This time of year is so hard on me. If you’ve been around here long enough, you know this about me. If not, let me explain. You see, on March 6th I celebrate the anniversary of getting clean. From pills. From an addiction that could have killed me. I can’t explain why I get so wrapped around the axle this time of year but it happens and I know it happens to other recovering addicts as well. Today- right now- I am 4,731 days clean. That’s 408,837,070 heartbeats, give or take. (Let’s hope that number continues to rise as you read this.) There is this dark place in the back of my mind that no one likes to talk about that screams at me around this time that I don’t deserve it. It screams I will screw it up. It screams that I am a poser. You’d think with 12 years, 11 months, 11 days and some change, I’d realize that one day at a time does work. But sometimes we get harsh reminders that it doesn’t work for everyone.
I read the headline tonight that Mindy McCready, another addict who struggled and seemed to have one thing after another try to bring her down, died today due to a self-inflicted gun shot wound. Her addiction won. Did she not have enough support? Did she believe the lies addiction tells addicts? Did she feel like nothing would ever be okay? Did she think the pain she felt today would last forever? So many of us addicts have felt those things. Today, it won. Every single time addiction and its demons beat one of us, it shakes me. But for the grace of God go I. I do have support but I am not immune to the lies it tells, the loneliness it brings, the pain that rips through me. I’ve learned to reach out. And when I can’t or don’t, my friends know the signs well enough to reach out to me. I wish Mindy had that.
This year feels harder on me than most others. I have been struggling with chronic headaches. I don’t mean headaches that slow me down. I mean headaches that slam me down in ways that put everything on hold. My life is a constant headache. I have learned to live around them until we can find someone who can find a reason or help me through it. But every few months a migraine comes along that kicks me so hard, I simply cannot do it without medical intervention. They do everything they can for me that does not involve narcotics. But sometimes, that is the only way to break that cycle. And that is the bitch of it.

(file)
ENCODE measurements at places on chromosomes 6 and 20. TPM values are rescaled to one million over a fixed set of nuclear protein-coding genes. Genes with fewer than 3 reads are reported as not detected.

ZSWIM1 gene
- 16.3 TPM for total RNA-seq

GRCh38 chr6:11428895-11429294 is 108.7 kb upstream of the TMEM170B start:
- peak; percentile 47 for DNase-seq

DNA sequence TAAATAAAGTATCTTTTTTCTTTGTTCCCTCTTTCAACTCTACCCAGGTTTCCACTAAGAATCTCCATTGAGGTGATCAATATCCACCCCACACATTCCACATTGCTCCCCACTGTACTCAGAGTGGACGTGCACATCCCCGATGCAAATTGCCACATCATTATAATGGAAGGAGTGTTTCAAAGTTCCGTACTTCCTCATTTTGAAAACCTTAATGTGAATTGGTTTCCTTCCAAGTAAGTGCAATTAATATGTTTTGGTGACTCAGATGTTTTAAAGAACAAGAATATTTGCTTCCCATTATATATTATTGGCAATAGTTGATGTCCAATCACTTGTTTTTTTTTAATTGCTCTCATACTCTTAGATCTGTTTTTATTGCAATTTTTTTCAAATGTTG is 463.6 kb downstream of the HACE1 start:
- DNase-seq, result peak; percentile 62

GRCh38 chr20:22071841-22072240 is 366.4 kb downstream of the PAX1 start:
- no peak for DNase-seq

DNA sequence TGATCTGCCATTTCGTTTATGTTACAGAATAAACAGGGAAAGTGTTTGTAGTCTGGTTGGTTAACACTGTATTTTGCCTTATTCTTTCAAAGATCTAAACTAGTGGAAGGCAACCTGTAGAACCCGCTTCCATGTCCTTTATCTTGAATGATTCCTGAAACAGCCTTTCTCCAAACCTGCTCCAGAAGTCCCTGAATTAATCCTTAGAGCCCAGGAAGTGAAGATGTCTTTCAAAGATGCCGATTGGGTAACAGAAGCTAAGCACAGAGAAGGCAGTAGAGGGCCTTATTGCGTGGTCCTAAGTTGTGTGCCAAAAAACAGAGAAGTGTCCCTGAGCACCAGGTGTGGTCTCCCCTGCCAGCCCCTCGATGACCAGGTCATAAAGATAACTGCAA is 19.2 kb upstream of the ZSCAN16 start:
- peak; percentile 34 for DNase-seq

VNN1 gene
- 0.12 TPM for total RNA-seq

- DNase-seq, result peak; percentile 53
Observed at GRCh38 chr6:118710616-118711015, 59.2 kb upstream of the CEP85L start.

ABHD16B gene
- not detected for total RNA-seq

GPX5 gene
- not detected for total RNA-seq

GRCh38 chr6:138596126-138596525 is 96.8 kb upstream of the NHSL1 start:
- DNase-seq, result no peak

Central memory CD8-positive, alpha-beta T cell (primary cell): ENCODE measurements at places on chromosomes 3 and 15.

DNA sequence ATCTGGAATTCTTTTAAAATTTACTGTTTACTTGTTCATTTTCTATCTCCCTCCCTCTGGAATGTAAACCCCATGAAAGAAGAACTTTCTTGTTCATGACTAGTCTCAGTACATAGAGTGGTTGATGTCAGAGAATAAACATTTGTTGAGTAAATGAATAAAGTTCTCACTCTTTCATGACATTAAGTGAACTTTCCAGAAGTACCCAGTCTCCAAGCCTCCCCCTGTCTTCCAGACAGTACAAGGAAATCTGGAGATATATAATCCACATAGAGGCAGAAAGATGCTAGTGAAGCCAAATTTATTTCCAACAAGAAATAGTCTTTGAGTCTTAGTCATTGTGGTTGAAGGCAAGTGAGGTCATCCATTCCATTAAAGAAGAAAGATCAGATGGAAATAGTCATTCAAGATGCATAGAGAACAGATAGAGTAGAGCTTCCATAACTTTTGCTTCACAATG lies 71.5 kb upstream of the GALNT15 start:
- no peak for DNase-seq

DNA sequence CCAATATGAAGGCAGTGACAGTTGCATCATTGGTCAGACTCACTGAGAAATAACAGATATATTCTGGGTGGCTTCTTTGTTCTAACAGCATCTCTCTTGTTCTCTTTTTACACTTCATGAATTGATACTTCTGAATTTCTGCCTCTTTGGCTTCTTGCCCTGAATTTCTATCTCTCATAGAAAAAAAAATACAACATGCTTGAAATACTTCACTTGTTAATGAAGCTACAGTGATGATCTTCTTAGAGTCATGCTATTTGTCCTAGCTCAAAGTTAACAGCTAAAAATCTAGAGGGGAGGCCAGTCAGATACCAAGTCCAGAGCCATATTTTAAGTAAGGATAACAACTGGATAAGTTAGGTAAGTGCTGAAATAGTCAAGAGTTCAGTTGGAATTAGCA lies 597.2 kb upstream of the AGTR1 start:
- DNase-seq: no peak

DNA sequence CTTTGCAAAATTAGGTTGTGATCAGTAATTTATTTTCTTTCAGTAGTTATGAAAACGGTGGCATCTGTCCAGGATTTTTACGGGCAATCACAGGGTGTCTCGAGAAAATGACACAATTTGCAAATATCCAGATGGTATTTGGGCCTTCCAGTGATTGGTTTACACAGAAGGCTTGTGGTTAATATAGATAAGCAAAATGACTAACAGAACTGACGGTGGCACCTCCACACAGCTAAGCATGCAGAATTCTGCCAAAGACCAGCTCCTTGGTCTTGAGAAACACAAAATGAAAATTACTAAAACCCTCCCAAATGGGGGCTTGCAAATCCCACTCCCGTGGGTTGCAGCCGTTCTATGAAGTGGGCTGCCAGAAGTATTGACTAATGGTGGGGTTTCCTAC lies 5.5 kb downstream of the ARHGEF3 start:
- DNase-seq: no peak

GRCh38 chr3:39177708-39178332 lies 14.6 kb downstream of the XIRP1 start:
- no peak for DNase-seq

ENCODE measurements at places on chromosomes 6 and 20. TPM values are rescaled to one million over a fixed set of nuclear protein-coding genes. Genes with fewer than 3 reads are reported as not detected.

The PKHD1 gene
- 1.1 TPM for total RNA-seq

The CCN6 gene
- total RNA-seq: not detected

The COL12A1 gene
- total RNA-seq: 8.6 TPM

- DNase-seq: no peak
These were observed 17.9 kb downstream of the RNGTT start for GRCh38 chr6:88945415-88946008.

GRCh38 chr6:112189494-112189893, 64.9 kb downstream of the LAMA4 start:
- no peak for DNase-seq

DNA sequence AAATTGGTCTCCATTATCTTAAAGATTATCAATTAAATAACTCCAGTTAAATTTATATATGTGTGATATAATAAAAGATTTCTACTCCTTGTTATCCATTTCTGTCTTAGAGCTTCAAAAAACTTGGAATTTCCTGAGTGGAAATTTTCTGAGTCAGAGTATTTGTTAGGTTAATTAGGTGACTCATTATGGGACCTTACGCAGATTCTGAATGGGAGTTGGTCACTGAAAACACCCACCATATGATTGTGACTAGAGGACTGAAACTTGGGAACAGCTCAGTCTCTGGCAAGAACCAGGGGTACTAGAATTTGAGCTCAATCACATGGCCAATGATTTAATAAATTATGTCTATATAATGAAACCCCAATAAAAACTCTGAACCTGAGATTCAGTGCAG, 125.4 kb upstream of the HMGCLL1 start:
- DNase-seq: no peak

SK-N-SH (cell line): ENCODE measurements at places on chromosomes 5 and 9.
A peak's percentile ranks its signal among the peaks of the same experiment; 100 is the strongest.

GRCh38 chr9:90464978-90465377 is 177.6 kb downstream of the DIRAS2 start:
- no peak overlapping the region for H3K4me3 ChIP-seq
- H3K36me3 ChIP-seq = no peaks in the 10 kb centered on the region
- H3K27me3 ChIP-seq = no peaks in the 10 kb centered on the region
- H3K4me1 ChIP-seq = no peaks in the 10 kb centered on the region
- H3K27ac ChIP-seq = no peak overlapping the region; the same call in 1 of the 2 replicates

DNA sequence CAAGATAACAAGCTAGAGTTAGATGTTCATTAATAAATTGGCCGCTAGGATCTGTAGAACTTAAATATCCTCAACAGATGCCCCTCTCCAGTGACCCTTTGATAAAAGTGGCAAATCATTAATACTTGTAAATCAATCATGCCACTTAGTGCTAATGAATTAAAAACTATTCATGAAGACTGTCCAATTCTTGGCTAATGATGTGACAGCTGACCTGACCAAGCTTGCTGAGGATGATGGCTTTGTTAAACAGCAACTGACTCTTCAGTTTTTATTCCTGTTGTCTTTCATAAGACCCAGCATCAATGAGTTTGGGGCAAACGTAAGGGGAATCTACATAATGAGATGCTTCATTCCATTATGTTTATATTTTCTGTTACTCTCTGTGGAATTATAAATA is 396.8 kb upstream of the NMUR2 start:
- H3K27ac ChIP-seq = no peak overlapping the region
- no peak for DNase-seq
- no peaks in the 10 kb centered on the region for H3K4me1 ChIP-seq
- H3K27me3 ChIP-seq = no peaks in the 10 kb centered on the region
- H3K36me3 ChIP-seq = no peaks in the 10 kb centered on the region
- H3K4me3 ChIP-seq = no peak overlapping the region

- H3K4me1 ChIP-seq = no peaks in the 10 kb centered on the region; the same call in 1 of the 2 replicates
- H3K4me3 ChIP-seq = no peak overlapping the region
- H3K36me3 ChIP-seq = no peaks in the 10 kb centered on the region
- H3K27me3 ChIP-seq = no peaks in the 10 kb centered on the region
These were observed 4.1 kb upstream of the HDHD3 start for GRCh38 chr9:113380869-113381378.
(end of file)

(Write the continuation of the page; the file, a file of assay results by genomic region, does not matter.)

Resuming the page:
There is no reason an alcoholic needs to have a doctor give him or her a drink. There is no reason to need to go into a bar and throw back a shot of tequila. But when you’re a recovering pill-head, there are times when there is a medical necessity for pain killers. And each and every time it twists me up inside. When I feel the effects it gives me both relief and heartache. I keep my doctors in the loop so they are very well aware of my situation. Yet, still…
Two weeks ago I had to go into the ER for a migraine. My pain was off the charts and my blood pressure was through the roof. I had to go in. I know the routine. This time I had a doctor I have never met before. After they hooked me up to an IV and gave me a shot for pain, they darkened the room to monitor my blood pressure. I supposed it didn’t help that I was crying. The doctor came in and sat by my bed. She took my hand and talked to me. Actually, talked to me. We talked about the frustration of feeling the pain medicine course through my body. And for once, a doctor gave me permission to not only be frustrated by the situation but in a way gave me permission to be grateful to feel the pain drain away. I have conditioned myself to hate the feeling of the medicine taking over even though it means the pain leaves. For the first time someone sat with me, held my hand, and told me that it was okay to feel relief that my pain was going away. That to beat myself up mentally was counter-productive. She heard me. It’s been so long since a medical professional has actually heard me. It made a difference.
As I laid there and watched the monitors and I finally relaxed, my blood pressure slowly lowered. I had permission to be okay with not hurting. It was okay. I was not slipping. I was not backsliding. I was not “using” for a high. I was helping myself medically. And that was okay.
My name is Jenn and I am a recovering addict. And sometimes, I need medical intervention. And that is okay.
So, if you will, my faithful readers, hang in there with me until March 6th and encourage me to keep going one day at a time then together we can celebrate 13 years. One day at a time (trite as it may sound) will get me there. That and the people in my life who encourage, love, and support me.